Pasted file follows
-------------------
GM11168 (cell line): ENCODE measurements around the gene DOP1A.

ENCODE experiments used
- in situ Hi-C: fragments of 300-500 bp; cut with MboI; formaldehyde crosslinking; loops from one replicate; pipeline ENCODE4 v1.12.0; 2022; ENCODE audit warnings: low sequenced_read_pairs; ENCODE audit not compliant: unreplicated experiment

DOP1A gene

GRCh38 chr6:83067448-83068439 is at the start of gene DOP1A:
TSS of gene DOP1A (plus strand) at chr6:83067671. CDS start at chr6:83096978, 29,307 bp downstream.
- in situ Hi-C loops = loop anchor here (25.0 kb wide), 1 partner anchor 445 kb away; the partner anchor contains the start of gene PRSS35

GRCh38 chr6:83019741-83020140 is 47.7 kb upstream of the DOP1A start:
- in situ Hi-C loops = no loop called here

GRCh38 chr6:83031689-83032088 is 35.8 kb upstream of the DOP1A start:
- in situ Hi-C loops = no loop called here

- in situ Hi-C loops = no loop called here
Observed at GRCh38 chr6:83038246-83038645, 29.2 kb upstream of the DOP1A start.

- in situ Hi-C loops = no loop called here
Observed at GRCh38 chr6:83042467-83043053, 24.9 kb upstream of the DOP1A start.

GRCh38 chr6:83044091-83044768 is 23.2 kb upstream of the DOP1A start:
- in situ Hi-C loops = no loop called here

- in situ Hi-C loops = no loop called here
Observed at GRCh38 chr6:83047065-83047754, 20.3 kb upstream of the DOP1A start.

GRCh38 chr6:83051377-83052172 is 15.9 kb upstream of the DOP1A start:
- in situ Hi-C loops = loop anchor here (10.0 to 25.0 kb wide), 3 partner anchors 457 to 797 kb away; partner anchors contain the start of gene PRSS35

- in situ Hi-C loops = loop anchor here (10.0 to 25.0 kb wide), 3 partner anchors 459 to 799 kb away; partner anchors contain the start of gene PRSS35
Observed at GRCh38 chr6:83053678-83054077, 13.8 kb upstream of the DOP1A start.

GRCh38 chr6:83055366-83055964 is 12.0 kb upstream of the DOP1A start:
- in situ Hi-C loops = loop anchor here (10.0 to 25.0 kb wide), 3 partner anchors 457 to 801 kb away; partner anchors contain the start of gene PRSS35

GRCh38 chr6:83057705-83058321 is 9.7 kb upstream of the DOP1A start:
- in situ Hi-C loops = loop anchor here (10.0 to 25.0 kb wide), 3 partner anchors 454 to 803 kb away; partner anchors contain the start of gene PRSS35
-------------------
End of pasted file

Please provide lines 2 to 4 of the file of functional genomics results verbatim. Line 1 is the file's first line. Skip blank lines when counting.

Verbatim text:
ENCODE experiments used
- in situ Hi-C: fragments of 300-500 bp; cut with MboI; formaldehyde crosslinking; loops from one replicate; pipeline ENCODE4 v1.12.0; 2022; ENCODE audit warnings: low sequenced_read_pairs; ENCODE audit not compliant: unreplicated experiment

DOP1A gene